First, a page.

Sector Insight: Cheese

Despite price rises over the past few years, volume sales have remained steady, with soft cheeses faring particularly well.

The humble block of cheese is a shopping-list staple - nine out of 10 adults eat it
- but those with a serious cheese habit will have noticed a significant price rise over the past couple of years. This has been brought about by the rising farm-gate price of milk from an average of 21p a litre in 2007 to 26p a litre last year, which has had an effect on the price of all dairy products.

Despite some shoppers trading down to cheaper options or buying smaller pack sizes, the sector is generally bearing up well. In 2008, the cheese market was worth £2.1bn, and this figure is expected to be nearer £2.2bn this year, according to Mintel.

While the rise in prices has led to growth in value sales, volume sales have remained relatively steady. Last year's total of 374,000 tonnes was equivalent to 6kg a head, which is significantly lower than in France or Italy. Cheese remains an essential food item for many, with more than half of all adults eating block cheese at least two or three times a week, according to TGI.

Cheese is also caught between two camps in terms of the bigger trends affecting the food industry: its high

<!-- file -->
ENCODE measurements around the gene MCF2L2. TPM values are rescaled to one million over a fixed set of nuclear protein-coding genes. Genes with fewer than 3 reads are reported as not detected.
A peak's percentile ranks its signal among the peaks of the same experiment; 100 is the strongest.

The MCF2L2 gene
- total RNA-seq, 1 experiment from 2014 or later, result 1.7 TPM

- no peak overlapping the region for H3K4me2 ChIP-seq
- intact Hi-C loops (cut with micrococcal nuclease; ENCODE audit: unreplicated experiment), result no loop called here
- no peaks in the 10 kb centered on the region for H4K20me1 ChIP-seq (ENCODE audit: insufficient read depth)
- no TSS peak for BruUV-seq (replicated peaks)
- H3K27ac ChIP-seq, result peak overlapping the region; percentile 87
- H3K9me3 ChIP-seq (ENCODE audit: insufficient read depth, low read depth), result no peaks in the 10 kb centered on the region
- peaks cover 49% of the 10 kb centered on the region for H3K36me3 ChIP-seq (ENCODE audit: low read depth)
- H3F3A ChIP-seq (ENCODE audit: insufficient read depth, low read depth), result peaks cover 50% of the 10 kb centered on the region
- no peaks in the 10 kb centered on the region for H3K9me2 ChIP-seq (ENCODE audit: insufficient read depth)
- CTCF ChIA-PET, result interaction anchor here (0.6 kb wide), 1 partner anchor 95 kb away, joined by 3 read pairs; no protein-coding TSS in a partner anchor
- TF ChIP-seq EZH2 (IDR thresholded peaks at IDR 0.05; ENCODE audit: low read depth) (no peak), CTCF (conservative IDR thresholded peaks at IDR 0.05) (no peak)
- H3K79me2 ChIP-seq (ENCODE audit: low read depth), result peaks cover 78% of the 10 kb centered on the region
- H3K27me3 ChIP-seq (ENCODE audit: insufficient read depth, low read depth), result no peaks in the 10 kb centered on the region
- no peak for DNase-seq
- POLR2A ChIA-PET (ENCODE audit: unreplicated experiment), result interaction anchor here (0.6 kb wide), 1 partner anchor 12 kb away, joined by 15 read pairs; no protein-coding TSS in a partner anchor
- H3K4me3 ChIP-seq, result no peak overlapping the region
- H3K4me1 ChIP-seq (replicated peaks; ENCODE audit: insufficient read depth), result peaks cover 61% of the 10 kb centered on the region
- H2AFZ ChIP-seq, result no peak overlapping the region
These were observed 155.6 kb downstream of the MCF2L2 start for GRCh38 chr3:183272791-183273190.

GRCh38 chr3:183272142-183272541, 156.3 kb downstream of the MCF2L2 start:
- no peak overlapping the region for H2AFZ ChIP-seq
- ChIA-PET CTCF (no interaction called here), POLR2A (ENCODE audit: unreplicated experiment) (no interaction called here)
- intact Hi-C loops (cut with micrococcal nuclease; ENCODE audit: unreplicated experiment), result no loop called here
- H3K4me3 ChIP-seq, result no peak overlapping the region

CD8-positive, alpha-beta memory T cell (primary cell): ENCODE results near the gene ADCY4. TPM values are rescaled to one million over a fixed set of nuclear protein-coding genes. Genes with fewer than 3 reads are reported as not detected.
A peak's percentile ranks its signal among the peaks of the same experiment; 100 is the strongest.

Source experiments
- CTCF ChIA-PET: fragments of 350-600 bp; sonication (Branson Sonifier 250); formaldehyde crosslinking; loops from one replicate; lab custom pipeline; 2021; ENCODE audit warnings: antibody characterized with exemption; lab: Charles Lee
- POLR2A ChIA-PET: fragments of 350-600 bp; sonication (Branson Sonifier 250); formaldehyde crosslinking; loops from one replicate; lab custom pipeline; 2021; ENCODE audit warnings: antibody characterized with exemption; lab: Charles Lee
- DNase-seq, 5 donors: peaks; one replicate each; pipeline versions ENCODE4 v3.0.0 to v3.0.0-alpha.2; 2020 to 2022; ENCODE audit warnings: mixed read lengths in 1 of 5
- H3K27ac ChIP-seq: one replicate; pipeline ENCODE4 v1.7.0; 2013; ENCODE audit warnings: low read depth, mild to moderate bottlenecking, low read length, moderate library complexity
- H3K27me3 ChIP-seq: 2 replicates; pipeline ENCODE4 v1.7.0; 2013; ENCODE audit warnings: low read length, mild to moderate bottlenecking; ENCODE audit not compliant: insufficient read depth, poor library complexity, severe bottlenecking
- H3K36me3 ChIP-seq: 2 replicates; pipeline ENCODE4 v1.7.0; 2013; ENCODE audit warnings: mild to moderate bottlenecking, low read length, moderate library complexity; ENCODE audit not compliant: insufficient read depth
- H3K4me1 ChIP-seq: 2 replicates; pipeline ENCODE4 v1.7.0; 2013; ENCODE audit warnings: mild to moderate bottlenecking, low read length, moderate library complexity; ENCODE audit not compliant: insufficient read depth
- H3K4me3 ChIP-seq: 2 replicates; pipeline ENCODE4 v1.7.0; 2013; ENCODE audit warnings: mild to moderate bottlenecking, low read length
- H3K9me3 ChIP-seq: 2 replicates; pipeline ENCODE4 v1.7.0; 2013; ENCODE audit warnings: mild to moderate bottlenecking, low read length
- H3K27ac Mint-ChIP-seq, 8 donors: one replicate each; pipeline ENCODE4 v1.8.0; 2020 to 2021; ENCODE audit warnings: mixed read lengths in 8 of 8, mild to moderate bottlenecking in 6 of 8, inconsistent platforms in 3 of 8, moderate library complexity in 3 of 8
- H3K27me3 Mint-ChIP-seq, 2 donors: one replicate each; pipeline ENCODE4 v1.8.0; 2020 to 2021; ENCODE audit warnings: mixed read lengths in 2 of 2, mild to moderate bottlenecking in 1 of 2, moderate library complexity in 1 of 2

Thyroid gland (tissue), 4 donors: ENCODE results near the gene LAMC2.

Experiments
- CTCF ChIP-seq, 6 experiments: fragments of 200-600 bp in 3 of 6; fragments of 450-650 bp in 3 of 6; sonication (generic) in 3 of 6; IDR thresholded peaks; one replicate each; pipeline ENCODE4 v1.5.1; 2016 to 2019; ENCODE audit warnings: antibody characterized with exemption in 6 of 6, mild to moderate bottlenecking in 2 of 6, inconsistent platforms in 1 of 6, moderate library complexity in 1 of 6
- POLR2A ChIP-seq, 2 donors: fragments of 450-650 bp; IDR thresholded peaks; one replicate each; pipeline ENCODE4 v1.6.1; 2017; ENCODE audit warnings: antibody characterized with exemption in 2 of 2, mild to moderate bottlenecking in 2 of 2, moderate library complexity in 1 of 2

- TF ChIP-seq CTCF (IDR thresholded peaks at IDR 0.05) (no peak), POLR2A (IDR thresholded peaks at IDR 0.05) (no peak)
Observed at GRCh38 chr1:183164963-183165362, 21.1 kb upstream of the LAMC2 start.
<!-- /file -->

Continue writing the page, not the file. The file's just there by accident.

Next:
fat content means it may be avoided or eaten less by those trying to follow a healthier diet, but its provenance claims and natural credentials mean it appeals to those looking to reduce their consumption of artificial ingredients.

Health concerns have meant a boost in demand for low- or reduced-fat cheese options: four in 10 adults say they are following a lower-fat diet, according to TGI.

Cheddar has accounted for about half of value sales for several years. However, soft cheeses have gained ground (sales rose 36% between 2004 and 2008), as have UK territorial cheese such as Wensleydale and Cheshire (up 29% over the same period). Meanwhile, perhaps as a result of healthy-eating concerns, processed cheese's market share has dropped 7.5% over the past four years. As many such products are aimed at youngsters, the category has also suffered since Ofcom rules restricted the advertising of products high in fat, sugar and salt during children's TV programmes.